empty list constructor
[] :: [a]
non-empty list constructor
(:) :: a -> [a] -> [a]
head - returns the first value of a list
head :: [a] -> a
last - returns the last value of a list
last :: [a] -> a
tail - returns a list without the first item
tail :: [a] -> [a]
init - returns a list without the last item
init :: [a] -> [a]
xs !! i - return the element at an index i in list xs
(!!) :: Int -> [a] -> a
take n xs - return new list containing n first elements of the list xs
take :: Int -> [a] -> [a]
map :: (a -> b) -> [a] -> [b]
filter :: (a -> Bool) -> [a] -> [a]
(++) :: [a] -> [a]
concat :: [[a]] -> [a]
[a]
is equivalent to [] a
.[]
constructs the empty list.[]
in a function definition LHS, e.g. f [] = ...
, is the empty list pattern.x:xs
constructs a list where an element x
is prepended to the list xs
f (x:xs) = ...
is a pattern match for a non-empty list where x
is the head and xs
is the tail.f (a:b:cs) = ...
and f (a:(b:cs)) = ...
are the same. They are a pattern match for a list of at least two elements where the first element is a
, the second element is b
, and the rest of the list is cs
.f ((a:as):bs) = ...
is NOT the same as f (a:(as:bs)) = ...
. The former is a pattern match for a non-empty list of lists, where a
is the head of the head, as
is the tail of the head, and bs
is the tail.f (x:[]) = ...
and f [x] = ...
are the same. They are a pattern match for a list of exactly one element.f (a:b:[]) = ...
and f [a,b] = ...
are the same. They are a pattern match for a list of exactly two elements.f [a:b] = ...
is a pattern match for a list of exactly one element where the element is also a list. a
is the head of the element and b
is the tail of the element.[a,b,c]
is the same as (a:b:c:[])
. Standard list notation is just syntactic sugar for the (:)
and []
constructors.[email protected](x:y:ys)
in order to refer to the whole list as all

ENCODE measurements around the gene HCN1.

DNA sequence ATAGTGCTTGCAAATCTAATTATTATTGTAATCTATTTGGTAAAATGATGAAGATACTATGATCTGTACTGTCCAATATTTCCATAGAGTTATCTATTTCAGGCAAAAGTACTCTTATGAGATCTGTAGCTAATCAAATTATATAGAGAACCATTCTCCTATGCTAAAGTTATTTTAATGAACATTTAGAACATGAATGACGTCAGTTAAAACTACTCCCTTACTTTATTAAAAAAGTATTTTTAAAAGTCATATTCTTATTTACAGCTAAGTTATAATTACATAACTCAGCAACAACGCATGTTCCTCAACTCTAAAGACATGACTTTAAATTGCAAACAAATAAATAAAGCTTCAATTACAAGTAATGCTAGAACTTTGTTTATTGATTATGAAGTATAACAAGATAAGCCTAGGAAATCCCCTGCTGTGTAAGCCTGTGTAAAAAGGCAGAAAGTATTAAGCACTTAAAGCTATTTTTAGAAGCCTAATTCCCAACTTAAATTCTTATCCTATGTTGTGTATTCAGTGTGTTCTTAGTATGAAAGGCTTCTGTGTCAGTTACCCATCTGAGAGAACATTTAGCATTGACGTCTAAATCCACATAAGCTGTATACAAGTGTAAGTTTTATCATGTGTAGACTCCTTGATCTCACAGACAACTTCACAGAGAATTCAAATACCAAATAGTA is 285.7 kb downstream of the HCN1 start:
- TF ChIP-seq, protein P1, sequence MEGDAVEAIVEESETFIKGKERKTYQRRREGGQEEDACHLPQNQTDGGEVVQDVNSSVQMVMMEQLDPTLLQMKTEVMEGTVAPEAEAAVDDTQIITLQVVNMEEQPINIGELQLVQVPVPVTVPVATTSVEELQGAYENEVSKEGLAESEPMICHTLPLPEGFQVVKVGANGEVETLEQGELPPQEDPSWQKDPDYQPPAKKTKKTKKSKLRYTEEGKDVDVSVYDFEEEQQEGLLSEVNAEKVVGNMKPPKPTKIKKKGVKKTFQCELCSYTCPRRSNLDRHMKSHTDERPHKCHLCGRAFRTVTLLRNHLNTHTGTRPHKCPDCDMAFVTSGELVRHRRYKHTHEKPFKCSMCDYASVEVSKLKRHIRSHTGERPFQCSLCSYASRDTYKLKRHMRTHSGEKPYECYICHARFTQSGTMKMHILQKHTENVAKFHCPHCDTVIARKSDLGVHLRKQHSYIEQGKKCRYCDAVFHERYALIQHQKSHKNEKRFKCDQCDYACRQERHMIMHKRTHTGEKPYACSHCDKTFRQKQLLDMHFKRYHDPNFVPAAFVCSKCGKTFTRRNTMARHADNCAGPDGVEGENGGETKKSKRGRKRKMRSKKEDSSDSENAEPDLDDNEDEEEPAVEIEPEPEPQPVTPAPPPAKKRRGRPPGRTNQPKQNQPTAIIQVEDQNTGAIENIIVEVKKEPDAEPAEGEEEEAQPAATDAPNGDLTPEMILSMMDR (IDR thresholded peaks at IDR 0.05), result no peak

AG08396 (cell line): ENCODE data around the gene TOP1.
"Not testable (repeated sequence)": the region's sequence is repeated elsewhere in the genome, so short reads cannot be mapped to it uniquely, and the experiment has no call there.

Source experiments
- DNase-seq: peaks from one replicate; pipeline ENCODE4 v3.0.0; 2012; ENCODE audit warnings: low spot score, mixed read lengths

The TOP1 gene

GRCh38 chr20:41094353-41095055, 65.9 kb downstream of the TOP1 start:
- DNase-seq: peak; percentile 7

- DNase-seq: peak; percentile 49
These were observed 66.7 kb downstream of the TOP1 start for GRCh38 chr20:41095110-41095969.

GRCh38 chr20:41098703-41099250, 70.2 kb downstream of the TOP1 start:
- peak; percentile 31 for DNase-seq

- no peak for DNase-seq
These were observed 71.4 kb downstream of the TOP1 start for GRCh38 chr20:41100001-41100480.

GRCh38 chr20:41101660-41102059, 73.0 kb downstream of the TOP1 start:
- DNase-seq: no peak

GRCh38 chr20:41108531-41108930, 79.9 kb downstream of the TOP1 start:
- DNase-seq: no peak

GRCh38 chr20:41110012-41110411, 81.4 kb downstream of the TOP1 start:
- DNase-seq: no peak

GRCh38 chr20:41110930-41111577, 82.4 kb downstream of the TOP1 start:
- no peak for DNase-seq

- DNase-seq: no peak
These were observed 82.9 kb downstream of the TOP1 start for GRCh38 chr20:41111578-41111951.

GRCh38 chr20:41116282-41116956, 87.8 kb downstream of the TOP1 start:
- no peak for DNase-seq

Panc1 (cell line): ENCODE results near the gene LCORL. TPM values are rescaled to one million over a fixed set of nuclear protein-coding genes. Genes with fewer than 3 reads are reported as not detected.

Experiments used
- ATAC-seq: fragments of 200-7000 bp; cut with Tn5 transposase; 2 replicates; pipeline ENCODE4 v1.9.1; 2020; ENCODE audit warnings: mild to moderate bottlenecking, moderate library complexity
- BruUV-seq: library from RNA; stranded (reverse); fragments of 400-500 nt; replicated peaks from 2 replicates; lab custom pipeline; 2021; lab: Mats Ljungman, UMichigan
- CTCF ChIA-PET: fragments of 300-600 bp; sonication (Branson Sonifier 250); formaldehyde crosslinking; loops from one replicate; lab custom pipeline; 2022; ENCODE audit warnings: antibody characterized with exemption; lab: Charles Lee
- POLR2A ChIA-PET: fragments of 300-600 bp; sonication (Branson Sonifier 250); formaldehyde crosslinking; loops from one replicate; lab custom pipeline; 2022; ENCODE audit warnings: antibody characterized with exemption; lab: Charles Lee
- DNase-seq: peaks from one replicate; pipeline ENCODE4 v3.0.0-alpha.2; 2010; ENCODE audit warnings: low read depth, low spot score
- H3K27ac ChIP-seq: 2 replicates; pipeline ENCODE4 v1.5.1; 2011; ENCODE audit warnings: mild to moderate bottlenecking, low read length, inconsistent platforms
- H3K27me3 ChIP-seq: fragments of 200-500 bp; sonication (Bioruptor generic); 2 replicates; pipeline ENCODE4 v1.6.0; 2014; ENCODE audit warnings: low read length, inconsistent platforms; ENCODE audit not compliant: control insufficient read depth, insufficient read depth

(or any other name you choose) instead of repeating (x:y:ys)
again.emptyList = []
singletonList = [0] -- = 0 : []
listOfNums = [1, 2, 3] -- = 1 : 2 : [3]
listOfStrings = ["A", "B", "C"]
listA = [1, 2, 3]
listB = [4, 5, 6]
listAThenB = listA ++ listB -- [1, 2, 3, 4, 5, 6]
(++) xs [] = xs
(++) [] ys = ys
(++) (x:xs) ys = x : (xs ++ ys)
The type constructor for lists in the Haskell Prelude is []
. The type declaration for a list holding values of type Int
is written as follows:
xs :: [Int] -- or equivalently, but less conveniently,
xs :: [] Int
Lists in Haskell are homogeneous sequences, which is to say that all elements must be of the same type. Unlike tuples, list type is not affected by length:
[1,2,3] :: [Int]
[1,2,3,4] :: [Int]
Lists are constructed using two constructors:
[]
constructs an empty list.
(:)
, pronounced "cons", prepends elements to a list. Consing x
(a value of type a
) onto xs
(a list of values of the same type a
) creates a new list, whose head (the first element) is x
, and tail (the rest of the elements) is xs
.
We can define simple lists as follows:
ys :: [a]
ys = []
xs :: [Int]
xs = 12 : (99 : (37 : []))
-- or = 12 : 99 : 37 : [] -- ((:) is right-associative)
-- or = [12, 99, 37] -- (syntactic sugar for lists)
Note that (++)
, which can be used to build lists is defined recursively in terms of (:)
and []
.
To process lists, we can simply pattern match on the constructors of the list type:
listSum :: [Int] -> Int
listSum [] = 0
listSum (x:xs) = x + listSum xs
We can match more values by specifying a more elaborate pattern:
sumTwoPer :: [Int] -> Int
sumTwoPer [] = 0
sumTwoPer (x1:x2:xs) = x1 + x2 + sumTwoPer xs
sumTwoPer (x:xs) = x + sumTwoPer xs
Note that in the above example, we had to provide a more exhaustive pattern match to handle cases where an odd length list is given as an argument.
The Haskell Prelude defines many built-ins for handling lists, like map
, filter
, etc.. Where possible, you should use these instead of writing your own recursive functions.
Access the nth element of a list (zero-based):
list = [1 .. 10]
firstElement = list !! 0 -- 1
Note that !!
is a partial function, so certain inputs produce errors:
list !! (-1) -- *** Exception: Prelude.!!: negative index
list !! 1000 -- *** Exception: Prelude.!!: index too large
There's also Data.List.genericIndex
, an overloaded version of !!
, which accepts any Integral
value as the index.
import Data.List (genericIndex)
list `genericIndex` 4 -- 5
When implemented as singly-linked lists, these operations take O(n) time. If you frequently access elements by index, it's probably better to use Data.Vector
(from the vector package) or other data structures.
Creating a list from 1 to 10 is simple using range notation:
[1..10] -- [1,2,3,4,5,6,7,8,9,10]
To specify a step, add a comma and the next element after the start element:
[1,3..10] -- [1,3,5,7,9]
Note that Haskell always takes the step as the arithmetic difference between terms, and that you cannot specify more than the first two elements and the upper bound: